JERUSALEM: Israel quietly revoked the residency of 140,000 Palestinians living in the West Bank when they left to travel abroad in the years after the 1967 Six Day War, a rights group said on Wednesday.
According to official documents obtained by HaMoked, Centre for the Defence of the Individual, the policy affected Palestinians traveling abroad for work or study in the period between 1967 and 1994 when the Oslo Accords came into effect.
Although HaMoked was aware of the procedure, it was never clear how many Palestinians had been affected until the group got hold of numbers through the Freedom of Information Act, in a story first exposed by Haaretz newspaper.
The revelation sparked a furious response from the Palestinian Authority, with government spokesman Ghassan Khatib describing the policy as "illegal and inhumane."
"This policy is part of the Israeli strategy to remove as many Palestinians as possible while moving Israeli citizens into our lands," he said in a statement, adding that HaMoked’s work to reveal the figures was "to be applauded."
According to the documents, any Palestinian traveling abroad during that period would have to leave his or her ID card at the Allenby Bridge crossing into Jordan, and in exchange would receive an "exit permit" which was valid for three years.
If a traveler did not come back before the permit expired, their documents were sent to the military administration in the West Bank which would re-register them as "no longer resident" — or NLR, Haaretz said.
But the process was never explained to travelers meaning that many were unaware that not returning ‘on time’ could see their residency status revoked.
Those who arrived in the six months after the card expired were technically permitted to appeal to have their residency reinstated, but in practice, very few managed to reverse the procedure, HaMoked said.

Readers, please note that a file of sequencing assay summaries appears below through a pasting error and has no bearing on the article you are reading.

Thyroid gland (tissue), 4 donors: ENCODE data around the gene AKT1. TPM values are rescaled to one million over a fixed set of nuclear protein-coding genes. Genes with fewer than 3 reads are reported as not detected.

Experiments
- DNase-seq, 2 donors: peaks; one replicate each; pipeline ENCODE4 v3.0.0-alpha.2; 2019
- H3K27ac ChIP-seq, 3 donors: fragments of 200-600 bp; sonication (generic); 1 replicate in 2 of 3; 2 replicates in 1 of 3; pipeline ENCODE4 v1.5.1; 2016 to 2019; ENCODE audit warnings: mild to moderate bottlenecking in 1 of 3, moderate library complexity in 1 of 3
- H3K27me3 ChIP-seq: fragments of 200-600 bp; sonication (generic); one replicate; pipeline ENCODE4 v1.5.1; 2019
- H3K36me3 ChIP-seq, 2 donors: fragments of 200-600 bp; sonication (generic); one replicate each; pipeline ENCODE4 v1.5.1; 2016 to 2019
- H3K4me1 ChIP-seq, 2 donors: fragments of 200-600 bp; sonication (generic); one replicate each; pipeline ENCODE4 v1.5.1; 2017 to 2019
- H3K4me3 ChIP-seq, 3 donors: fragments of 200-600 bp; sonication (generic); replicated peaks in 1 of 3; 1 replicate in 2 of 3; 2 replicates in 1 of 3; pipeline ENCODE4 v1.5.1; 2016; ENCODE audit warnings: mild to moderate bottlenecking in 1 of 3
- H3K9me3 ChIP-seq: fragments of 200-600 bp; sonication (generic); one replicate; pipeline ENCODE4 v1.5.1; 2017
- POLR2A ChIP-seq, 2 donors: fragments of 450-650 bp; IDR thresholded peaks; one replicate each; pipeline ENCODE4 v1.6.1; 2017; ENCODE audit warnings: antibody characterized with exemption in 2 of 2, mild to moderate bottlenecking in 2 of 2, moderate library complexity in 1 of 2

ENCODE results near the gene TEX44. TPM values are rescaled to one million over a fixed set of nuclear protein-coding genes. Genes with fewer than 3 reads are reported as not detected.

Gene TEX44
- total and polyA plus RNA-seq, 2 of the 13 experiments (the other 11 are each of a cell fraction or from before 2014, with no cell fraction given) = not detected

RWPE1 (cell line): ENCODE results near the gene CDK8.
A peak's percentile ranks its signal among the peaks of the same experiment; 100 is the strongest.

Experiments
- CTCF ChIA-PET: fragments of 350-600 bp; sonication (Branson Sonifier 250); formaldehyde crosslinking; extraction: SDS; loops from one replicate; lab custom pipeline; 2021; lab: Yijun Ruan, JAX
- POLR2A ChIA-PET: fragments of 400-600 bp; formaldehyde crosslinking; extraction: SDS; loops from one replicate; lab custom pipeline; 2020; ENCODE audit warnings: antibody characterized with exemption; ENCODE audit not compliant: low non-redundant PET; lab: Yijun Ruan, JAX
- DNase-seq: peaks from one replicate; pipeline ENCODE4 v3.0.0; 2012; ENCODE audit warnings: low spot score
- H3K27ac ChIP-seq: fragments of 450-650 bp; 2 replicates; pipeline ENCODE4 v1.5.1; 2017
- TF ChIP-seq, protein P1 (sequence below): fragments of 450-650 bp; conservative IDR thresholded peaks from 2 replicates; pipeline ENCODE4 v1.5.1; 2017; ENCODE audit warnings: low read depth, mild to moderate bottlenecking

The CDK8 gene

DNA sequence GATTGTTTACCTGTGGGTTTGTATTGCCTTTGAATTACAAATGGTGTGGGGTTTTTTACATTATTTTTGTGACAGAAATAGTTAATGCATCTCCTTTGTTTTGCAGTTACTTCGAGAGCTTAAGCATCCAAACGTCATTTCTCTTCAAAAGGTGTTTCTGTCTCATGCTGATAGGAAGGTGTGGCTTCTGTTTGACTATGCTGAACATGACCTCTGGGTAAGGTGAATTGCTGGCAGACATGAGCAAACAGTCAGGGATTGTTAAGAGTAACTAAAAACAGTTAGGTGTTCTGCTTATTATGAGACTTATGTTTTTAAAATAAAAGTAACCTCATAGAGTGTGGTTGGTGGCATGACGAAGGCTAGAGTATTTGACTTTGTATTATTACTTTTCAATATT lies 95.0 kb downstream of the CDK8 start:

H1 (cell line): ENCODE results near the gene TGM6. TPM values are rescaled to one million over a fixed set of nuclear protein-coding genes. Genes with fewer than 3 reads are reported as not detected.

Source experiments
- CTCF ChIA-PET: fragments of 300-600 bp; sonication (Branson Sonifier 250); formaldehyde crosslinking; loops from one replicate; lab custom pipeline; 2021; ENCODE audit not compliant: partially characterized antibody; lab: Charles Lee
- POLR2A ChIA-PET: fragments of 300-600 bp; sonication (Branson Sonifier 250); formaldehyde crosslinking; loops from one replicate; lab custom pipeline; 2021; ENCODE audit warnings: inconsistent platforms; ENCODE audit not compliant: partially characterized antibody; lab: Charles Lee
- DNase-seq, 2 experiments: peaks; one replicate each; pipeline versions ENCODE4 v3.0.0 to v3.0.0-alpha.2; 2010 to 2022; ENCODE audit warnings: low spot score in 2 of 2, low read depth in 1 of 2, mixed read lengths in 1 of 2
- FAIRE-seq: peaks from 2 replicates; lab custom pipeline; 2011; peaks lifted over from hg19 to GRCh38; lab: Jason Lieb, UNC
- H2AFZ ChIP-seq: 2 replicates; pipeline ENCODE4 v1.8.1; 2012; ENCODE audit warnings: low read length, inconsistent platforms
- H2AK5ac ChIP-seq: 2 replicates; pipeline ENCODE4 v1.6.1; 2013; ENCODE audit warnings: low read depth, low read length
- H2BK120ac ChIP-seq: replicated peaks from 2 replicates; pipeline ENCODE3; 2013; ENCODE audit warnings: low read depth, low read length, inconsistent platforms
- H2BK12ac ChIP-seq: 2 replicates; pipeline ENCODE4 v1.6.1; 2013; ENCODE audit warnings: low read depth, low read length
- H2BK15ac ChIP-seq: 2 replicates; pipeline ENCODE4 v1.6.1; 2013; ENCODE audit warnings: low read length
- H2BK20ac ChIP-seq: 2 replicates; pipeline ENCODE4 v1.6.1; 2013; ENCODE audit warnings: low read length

"We knew this procedure existed but we never knew the scope of this policy," said Ido Blum, head of the legal team at HaMoked.
"It is a very large number, representing about 14 percent of the residents of the West Bank, which is a huge number."
He said the practice was stopped after 1994 when the Palestinian Authority took over the exit procedures, meaning travelers were able to leave for years without losing their residency rights.
The number of people affected by this procedure was likely to be far higher than 140,000 as entire families would often leave to join an individual whose residency had been revoked, he said.
"I believe that the number of Palestinians living in exile is much higher than 140,000 as if a father went to study or work abroad and his residency was revoked, his wife and children would leave and join him," he told AFP.
Blum said an identical policy had been applied in the Gaza Strip but so far, they had not been able to get access to the numbers.
The Palestinian Authority said the policy was still being used against residents of east Jerusalem, which was occupied and annexed by Israel in 1967.
"This policy of illegally stripping Palestinians of their citizenship and residency rights continues in east Jerusalem today," Khatib said, explaining that east Jerusalemites who carry an Israeli ID card and stay out of the country for several years, risk losing their residency rights.
"The victims of this theft have been denied one of the most basic human rights — the right to be a citizen in your own homeland," the government statement said.
Blum said HaMoked was also working to compile information on the residency status of Palestinian prisoners serving long sentences inside Israeli jails.
"During the early 1990s, Israel revoked the residency of prisoners serving long sentences of 20-30 years, and we are trying to get the information on numbers," he said.
There are currently 7,000 Palestinians held in Israeli jails, 129 of whom have already served at least 20 years. It was not immediately clear how many of the others were serving long-term sentences.
Guy Inbar, a spokesman for COGAT, the defence ministry unit which coordinates activity in the occupied territories, refused to comment directly on the issue, saying: "We are not responsible for making such policies."